Key Specs

  • Weight: 2 lbs 12 oz
  • Dimensions: 13.5 inches long x 5.5 inches wide x 3 inches tall
  • Included Accessories: Air suction hose (for canister vacuum), 5 medium vacuum bags, 1 extra-long vacuum bag roll (7.8 inches x 79 inches)
  • Highest Actual Pressure: 19 inHG
  • Time-Out Period Between Sealings: 40 seconds
Mueller vacuum sealer on a marble countertop
Serious Eats / Taylor Murray

The Best Compact Vacuum Sealer: Anova Precision Vacuum Sealer

What we liked: If space is an issue, the Anova is a great option. This model is great for beginners as well, since the controls are simple to use and there aren’t a ton of extra features to navigate (it just has three buttons: vacuum and seal, just seal, and manual pulse vacuum).

What we didn’t like: The Anova (compared to its sister the Anova Pro) isn’t recommended for use with wet items, though we didn’t have an issue during our liquid-rich test. It didn’t do quite as well during the frozen beef test, possibly due to its lower vacuum strength. There isn’t a cutter or bag storage included, but it does come with 10 pre-cut bags to get started.

Key Specs

  • Weight: 2 lbs 5 ounces
  • Dimensions: 14.75 inches long x 5 inches deep x 3.25 inches tall
  • Included Accessories: 10 pre-cut Anova bags
  • Highest Actual Pressure: 13 inHG
  • Time-Out Period Between Sealings: None
The Anova Precision vacuum sealer on a marble countertop
Serious Eats / Taylor Murray

The Competition

  • Oliso Pro Frisper Smart Vacuum Sealer: This sealer failed basically every test and was difficult to use. The need for brand-specific bags that can only be reused up to seven times is a tough sell, especially when those bags are in a limited range of sizes and shapes. 
  •  Nutrichef PKVS Sealer: Even though the initial seal was strong, this sealer failed our liquid-rich test after the 36-hour water bath. The manual does not recommend use with wet items but the prolonged time and temperature of that test seems to be what caused the seal to fail.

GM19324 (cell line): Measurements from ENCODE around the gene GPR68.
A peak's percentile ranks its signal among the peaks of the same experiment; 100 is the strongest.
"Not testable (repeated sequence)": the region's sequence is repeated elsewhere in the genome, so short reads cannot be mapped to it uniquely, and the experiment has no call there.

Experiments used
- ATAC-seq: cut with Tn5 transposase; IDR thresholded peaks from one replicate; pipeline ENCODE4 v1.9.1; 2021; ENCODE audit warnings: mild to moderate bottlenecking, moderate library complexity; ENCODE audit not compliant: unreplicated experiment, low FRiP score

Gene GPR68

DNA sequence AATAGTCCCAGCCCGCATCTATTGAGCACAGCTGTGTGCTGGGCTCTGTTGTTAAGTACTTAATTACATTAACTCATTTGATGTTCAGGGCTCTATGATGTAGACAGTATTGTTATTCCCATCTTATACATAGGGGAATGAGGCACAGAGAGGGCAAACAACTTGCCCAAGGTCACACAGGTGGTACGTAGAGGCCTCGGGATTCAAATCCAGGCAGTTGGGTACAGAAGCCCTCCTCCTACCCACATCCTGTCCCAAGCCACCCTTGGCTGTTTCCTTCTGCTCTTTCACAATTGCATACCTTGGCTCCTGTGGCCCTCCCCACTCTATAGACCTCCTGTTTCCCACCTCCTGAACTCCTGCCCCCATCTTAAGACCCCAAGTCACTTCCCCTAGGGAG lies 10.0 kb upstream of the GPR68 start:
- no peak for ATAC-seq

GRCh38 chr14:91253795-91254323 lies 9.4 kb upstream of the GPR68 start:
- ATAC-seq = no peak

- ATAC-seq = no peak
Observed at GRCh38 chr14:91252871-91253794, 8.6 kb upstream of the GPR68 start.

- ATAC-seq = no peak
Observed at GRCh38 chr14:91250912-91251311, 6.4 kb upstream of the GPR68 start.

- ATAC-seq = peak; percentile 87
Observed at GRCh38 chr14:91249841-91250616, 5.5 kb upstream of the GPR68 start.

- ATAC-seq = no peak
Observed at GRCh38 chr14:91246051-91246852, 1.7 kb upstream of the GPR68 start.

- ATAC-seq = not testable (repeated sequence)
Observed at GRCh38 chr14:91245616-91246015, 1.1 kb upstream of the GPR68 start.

•  FoodSaver V4840 Vacuum Sealer Machine with Automatic Bag Detection: It offers all the same features as the Anova Pro, but in a much larger package and for $100 more. The sealer is bulky to store and on the heavy side for pulling in and out of a cabinet. The automatic bag detection is clumsy and can get frustrating at times. If, for example, your bag curls up at the end, the machine will have a hard time detecting it and won’t start the cycle. It also requires at least an inch of bag before it even recognizes it, so you end up wasting a lot of plastic. The FoodSaver’s single seal (as opposed to the Anova Pro’s double-seal) gave us some trouble when subjected to long-term and high-temperature testing.
  •  Potane Vacuum Sealer Machine: This model comes with everything that the Mueller vacuum sealer does at a higher price. Vacuum and seal time took longer than other models, too.
  •  FoodSaver Vacuum Sealer Machine FM2000: This model doesn’t have a pulse or gentle setting for delicate foods and was explicitly not recommended for use with wet items. It often “walked” on the table during use. 
  •  Nesco Food Vacuum Sealer Starter Kit: While this model from Nesco was lightweight, it was still bulky. It also required a whopping 2 minute refractory period between between each seal, so forget about large-scale sealing projects. 


What foods should you not vacuum seal?

Vacuum sealers create low oxygen environments, and foods that harbor bacteria that thrive in anaerobic conditions should never be vacuum sealed, such as raw garlic, raw onions, and mushrooms. These foods will produce gasses if vacuum sealed, either by themselves or combined with other foods, which can enlarge and break the seal of a vacuum-packed bag. 

Most kinds of cheeses, but especially raw and soft cheeses, should also not be vacuum sealed. Cheese itself is a living thing, and allowing it to breathe by wrapping it in just some wax (or cheese-specific) paper will greatly reduce spoilage.

Can you use ZipLoc bags with a vacuum sealer?

One of the most commonly-asked questions when it comes to vacuum sealing is whether or not ZipLoc bags can be used in place of the vacuum sealer-specific bags. Generally speaking, the kind of plastic used in these two types of bags is very different and it isn’t so much about whether it can vacuum, but whether it can seal properly. You can use vacuum sealers to suck air out of many types of bags, including the type of mylar bag potato chips come in. In this way, you can use ZipLoc bags with any vacuum sealer on manual mode, then simply seal the bag using the zipper top of the ZipLoc bag. However, if you’re going to get a vacuum sealer, we’d recommend just buying compatible bags, too.

How long does vacuum-sealed meat last?

The shelf life of raw meat can be extended up to 10 days when vacuum-sealed. This depends on the age of the meat before sealing and it must be kept refrigerated the entire time. If you plan on freezing the meat, it can last up to three years depending on the type of meat, compared to only a few months for non-sealed meat. 

Taylor Murray July 23, 2022 at 03:43PM